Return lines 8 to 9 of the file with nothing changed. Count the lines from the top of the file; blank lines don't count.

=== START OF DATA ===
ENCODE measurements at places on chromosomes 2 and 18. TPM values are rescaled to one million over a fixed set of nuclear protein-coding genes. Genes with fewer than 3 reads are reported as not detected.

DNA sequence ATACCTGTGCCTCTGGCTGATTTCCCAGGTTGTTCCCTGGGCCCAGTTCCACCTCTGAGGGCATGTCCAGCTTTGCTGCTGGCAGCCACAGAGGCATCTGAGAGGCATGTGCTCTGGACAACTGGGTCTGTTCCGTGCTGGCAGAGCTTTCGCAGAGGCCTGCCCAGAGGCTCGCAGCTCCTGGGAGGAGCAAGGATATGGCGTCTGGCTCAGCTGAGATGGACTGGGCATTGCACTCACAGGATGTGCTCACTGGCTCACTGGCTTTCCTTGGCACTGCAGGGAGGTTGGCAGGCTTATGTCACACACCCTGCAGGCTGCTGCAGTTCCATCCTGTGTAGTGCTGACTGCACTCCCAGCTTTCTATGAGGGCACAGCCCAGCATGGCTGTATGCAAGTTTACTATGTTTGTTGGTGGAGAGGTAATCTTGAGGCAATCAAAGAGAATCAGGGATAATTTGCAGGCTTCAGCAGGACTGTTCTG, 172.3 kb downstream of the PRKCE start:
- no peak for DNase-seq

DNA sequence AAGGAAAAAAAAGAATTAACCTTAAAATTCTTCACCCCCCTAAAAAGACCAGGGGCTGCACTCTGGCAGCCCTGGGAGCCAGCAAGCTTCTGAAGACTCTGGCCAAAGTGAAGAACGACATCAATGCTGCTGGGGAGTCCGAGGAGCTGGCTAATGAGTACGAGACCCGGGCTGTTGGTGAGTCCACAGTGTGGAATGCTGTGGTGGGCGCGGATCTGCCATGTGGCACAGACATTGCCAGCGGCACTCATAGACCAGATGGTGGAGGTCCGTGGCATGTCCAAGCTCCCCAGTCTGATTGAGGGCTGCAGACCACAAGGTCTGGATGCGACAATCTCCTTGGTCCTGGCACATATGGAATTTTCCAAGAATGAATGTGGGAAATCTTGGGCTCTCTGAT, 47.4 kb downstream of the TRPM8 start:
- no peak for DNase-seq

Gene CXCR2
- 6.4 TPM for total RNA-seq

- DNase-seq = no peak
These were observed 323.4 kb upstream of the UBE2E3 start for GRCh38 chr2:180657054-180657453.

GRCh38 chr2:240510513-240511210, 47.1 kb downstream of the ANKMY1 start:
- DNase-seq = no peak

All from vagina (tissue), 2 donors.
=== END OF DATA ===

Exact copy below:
- DNase-seq = no peak
These were observed 323.4 kb upstream of the UBE2E3 start for GRCh38 chr2:180657054-180657453.